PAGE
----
The Girl in the Red Velvet Swing is the true story of Evelyn Nesbit Shaw, a beautiful showgirl caught in a love triangle with elderly architect Stanford White and eccentric young millionaire Harry K. Thaw.
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It's the early twentieth century New York City. There exists a high level of animosity by Harry Thaw, a wealthy Pittsburgh businessman, toward renowned architect Stanford White for Harry feeling those dealing with the New York social set giving Stanford many of the perks that should rightfully have gone to him. While Stanford is mature and refined, Harry is brash, impetuous and volatile. That animosity is ratcheted up a notch when they both meet Evelyn Nesbit, a beautiful but poor model with who they are both infatuated, she appearing in the chorus of her first Broadway musical revue. After getting to know Evelyn, married Stanford, who still loves his wife and thus will not divorce her, wants nonetheless to provide Evelyn with the comforts and breeding of those within his social circle. His infatuation with her is also despite he being old enough to be her father. Harry, who is more age appropriate, takes a more direct approach in his pursuit of Evelyn, he doing whatever to convince ... Written by
Before being put on suspension, Marilyn Monroe was 20th Century-Fox's original choice for the role of Evelyn Nesbit. She turned this film and a forthcoming remake of Wabash Avenue (1950) titled 'The Girl in Pink Tights' (which was to co-star Dan Dailey and 'Mitzi Gaynor') and was put on suspension. Sheree North was then announced as her replacement for both films until Joan Collins was eventually cast as Nesbit. 'Girl in Pink Tights' was eventually abandoned. See more »
In a restaurant scene near the beginning of the film, architect Stanford White castigates a magazine editor for not including in an article about him the Boston Public Library, which he calls "the best thing I ever did." White's partner, Charles Follen McKim designed the Boston Public Library, not White. See more »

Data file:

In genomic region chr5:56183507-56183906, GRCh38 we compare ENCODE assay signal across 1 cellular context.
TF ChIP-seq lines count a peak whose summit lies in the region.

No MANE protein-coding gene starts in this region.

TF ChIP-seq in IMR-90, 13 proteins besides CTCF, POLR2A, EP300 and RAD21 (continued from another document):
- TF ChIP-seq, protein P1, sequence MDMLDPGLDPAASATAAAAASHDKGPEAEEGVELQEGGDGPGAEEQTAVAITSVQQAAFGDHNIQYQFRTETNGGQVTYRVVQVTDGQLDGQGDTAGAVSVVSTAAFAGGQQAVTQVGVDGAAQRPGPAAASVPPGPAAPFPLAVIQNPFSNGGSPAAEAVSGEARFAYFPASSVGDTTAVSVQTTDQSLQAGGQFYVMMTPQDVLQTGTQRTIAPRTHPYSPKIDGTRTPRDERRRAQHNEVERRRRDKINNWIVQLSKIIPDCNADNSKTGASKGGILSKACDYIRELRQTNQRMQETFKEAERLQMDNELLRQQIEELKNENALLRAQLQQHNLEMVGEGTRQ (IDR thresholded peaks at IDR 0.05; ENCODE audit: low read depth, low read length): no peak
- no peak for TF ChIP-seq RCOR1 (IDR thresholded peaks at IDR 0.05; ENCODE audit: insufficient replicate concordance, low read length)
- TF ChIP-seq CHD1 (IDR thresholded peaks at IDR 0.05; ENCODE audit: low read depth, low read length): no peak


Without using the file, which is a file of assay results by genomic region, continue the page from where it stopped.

THE GIRL IN THE RED VELVET SWING (Richard Fleischer, 1955) **1/2
This is a glossy melodrama (scripted by Charles Brackett, who also produced, and Walter Reisch) about a famous early 20th century crime of passion. The love triangle comprises Ray Milland (ideally cast but who isn’t particularly stretched by his role of architect Stanford White), Joan Collins (in one of her better Hollywood parts – by the way, the real-life Evelyn Nesbitt acted in a few Silents herself and served as a consultant on this film!) and Farley Granger. The latter is a revelation: usually playing self-effacing types, here he’s arrogant, temperamental and possessive; he reminded me of Robert Ryan’s equally neurotic millionaire in Max Ophuls’ CAUGHT (1949). Besides, Granger’s jealous probing into Collins’ past relations on their wedding night basically replicated a scene from Luis Bunuel’s EL ; and, likewise, his murder of the Milland character over Collins presents a similar situation to a subplot in the Pre-Code BABY FACE  – which, interestingly enough, I watched the very next day!
Fleischer handles the proceedings efficiently enough (he was certainly adept at real-life crime stories, as his later dramatizations of the lives of other infamous murderers such as Leopold and Leob, Albert De Salvo and John Christie – in COMPULSION , THE BOSTON STRANGLER  and 10 RILLINGTON PLACE  respectively – can attest) but, here, he’s somewhat bound by the commercially-minded formula approach of the studio system which, for instance, necessitated the inclusion of corny musical numbers…even if Collins’ character does start off as a dancer in a variety act. Unfortunately, too, the courtroom scenes aren’t the most compelling ever put on film – but they’re nonetheless elevated by Luther Adler’s presence as Granger’s defense attorney. Another valued appearance is that of author Cornelia Otis Skinner: this was one of only 4 films she did (which include the classic ghost story THE UNINVITED , also with Milland, and the existentialist drama THE SWIMMER , starring Burt Lancaster); she has one interesting scene towards the end where Granger’s mother recounts his overly-protected childhood to Collins, and which inevitably marked his character forever. Collins’ mother, then, is nicely played by veteran character actress Glenda Farrell.
While THE GIRL IN THE RED VELVET SWING has been a regular on Italian TV over the years, I had first watched it as a kid; I decided to check the film out again now in view of Fox’s upcoming SE DVD, as part of THE JOAN COLLINS COLLECTION. By the way, the final scene – with Collins doing the titular stage act for impresario Emile Meyer, who’s eager to exploit her new-found notoriety – ends the film on a satisfyingly ironic note.
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